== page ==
The service of common prayer that gathered two bishops, some 50 clergy and more than 400 Lutheran and Catholic laity at Bethany Lutheran Church in Cherry Hills Village March 19 was both beautiful and momentous.
“As Lutherans and Catholics, we are making history—history of a good kind,” Lutheran Bishop James Gonia told the congregation, drawing applause.
The liturgy, which was presided by Bishop Gonia and Catholic Archbishop Samuel Aquila, marked the 500th anniversary of the Protestant Reformation, which historians trace back to German monk Martin Luther, and focused on the ecumenical dialogue and healing that has taken place between the two churches the last 50 years.
Countless numbers of such services are taking place across the country and around the world, noted Bishop Gonia.
“We gather to commemorate in remembrance, in thanksgiving and confession, and in common witness and commitment,” Archbishop Aquila said at the start of the liturgy.
At a similar service in the Lutheran Cathedral of Lund, Sweden, last October, Pope Francis prayed “that together we may bring [God’s] word to the world, which so greatly needs his tender love and mercy.”
The local service included soaring hymns led by choristers from both churches, intercessory prayers in a variety of languages, a commitment to the aims of the 2013 Lutheran-Roman Catholic document “From Conflict to Communion,” the Our Father prayer, and a reading from the Gospel of John on the vine and the branches.
In the Gospel reading (Jn 15:1-5), Christ stresses the importance of Divine Grace in uniting the Christian to Christ.
“The only one who can bring union among the Christian churches is Christ,” Archbishop Aquila said in his homily. “Open your heart to him who is our Lord and who unites us here today. May we come to know the truth of his words: ‘Whoever remains in me and I in him will bear much fruit.’”
In his sermon, Bishop Gonia said that as he looked over the congregation he couldn’t tell who was Lutheran and who was Catholic.
“Today, we remember in joy and thanksgiving the truth of our unity and our connectivity as two particular branches of this one [Christian] vine—branches we have named Lutheran and Catholic,” he said. “After centuries of division and rhetoric that was anything but Christ-like, in these past 50 years in particular, our two church bodies have made incredible strides toward recognizing the one life we share in Jesus.”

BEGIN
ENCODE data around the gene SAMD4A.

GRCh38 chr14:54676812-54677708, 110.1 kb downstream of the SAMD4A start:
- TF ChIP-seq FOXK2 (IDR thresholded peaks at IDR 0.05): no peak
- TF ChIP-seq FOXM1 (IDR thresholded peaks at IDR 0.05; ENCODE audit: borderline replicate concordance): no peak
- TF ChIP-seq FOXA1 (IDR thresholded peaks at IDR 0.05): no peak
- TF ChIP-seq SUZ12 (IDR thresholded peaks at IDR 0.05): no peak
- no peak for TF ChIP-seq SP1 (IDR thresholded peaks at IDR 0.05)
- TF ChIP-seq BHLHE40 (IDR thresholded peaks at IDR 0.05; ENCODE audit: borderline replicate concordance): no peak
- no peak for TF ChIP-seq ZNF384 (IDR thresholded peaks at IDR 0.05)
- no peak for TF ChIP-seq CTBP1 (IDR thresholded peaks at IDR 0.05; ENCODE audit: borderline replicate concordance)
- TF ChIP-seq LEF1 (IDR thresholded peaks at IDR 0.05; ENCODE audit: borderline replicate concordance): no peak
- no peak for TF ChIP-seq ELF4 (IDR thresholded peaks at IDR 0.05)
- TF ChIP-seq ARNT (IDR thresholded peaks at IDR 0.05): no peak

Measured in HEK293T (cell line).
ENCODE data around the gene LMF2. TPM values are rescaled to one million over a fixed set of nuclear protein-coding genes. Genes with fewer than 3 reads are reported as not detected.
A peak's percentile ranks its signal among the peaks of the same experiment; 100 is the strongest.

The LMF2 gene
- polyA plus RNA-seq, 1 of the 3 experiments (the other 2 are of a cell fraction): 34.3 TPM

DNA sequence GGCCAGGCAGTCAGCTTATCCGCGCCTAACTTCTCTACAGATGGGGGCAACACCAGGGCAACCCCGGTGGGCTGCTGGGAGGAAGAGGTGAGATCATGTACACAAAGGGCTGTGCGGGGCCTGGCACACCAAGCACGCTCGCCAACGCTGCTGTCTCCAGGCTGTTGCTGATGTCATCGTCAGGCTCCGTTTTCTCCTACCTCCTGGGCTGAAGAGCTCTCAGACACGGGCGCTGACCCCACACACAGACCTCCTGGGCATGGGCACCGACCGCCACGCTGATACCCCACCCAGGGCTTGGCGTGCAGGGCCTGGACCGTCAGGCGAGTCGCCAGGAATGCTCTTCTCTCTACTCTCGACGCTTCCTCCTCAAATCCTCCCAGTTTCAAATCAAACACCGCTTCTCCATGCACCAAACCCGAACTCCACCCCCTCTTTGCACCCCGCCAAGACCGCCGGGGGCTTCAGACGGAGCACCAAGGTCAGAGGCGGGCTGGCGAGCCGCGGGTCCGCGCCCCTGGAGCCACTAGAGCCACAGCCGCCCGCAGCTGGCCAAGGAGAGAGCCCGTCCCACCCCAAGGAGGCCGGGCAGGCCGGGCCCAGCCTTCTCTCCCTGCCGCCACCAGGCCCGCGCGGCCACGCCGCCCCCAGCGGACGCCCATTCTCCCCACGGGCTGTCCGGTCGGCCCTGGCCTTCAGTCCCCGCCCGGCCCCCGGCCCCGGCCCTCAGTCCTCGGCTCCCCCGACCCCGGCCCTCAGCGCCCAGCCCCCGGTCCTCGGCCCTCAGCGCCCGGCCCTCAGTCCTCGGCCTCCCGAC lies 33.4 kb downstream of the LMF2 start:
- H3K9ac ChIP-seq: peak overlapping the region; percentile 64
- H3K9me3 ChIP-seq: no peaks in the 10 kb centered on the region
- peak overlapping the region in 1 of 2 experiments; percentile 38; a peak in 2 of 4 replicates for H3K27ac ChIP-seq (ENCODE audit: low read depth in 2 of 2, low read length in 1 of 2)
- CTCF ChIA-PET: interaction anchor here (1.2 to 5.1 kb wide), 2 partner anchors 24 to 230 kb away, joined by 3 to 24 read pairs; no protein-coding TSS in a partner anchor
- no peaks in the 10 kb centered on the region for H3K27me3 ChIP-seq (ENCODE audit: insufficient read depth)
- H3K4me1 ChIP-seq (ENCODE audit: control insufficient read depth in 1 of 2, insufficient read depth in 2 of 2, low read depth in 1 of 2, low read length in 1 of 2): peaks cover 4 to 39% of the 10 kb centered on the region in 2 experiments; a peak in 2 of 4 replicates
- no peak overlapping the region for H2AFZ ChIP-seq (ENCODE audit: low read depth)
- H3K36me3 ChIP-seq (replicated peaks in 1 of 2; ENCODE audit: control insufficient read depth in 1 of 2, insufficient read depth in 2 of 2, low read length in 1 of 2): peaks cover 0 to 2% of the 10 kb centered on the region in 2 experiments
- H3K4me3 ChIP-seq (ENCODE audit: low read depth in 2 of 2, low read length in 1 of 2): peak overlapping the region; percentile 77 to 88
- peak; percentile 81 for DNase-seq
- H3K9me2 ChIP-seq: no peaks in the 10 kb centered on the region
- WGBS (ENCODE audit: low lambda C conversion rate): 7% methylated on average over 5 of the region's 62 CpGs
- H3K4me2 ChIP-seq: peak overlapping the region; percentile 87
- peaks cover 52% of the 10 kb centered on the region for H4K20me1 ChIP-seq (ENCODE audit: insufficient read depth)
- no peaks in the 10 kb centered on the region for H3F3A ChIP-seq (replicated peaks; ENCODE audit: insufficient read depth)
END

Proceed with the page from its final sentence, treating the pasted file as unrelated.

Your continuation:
Although his own father converted from Catholicism to his mother’s Lutheranism, his dad’s family remained Catholic, Bishop Gonia said. Speaking to the experience of many, he added that the growing unity between the two churches is made more profound by the realization that it offers “healing and hope for a new day for our very families.”
“It is my fervent hope and prayer that this unique moment in our life becomes our way of life as Christ’s church for the sake of the One in whom we abide,” he said. “For the sake of the One who so patiently and lovingly abides in us.”
Shirley Vargo, who worships at Trinity Lutheran Church in Boulder, was among those attending the prayer service. Vargo told the Denver Catholic she grew up attending Lutheran schools but ultimately graduated from a Catholic college.
“I’m delighted at how over the years Catholics and Lutherans have come together; it brings such joy to my heart,” she said. “I wanted to contribute to that witnessing to each other.”
Cathy Grue, a recent transplant from Great Britain, is a Catholic who is active with ecumenism through the Focolare movement.
“This is the first time I’ve been to an ecumenical service here in Denver,” she said. “I was very moved. You felt a genuine relationship of mutual love between the churches. That’s what really matters. The theologians will work out the rest of our unity, but there has to be mutual love and it was really there between the two bishops.”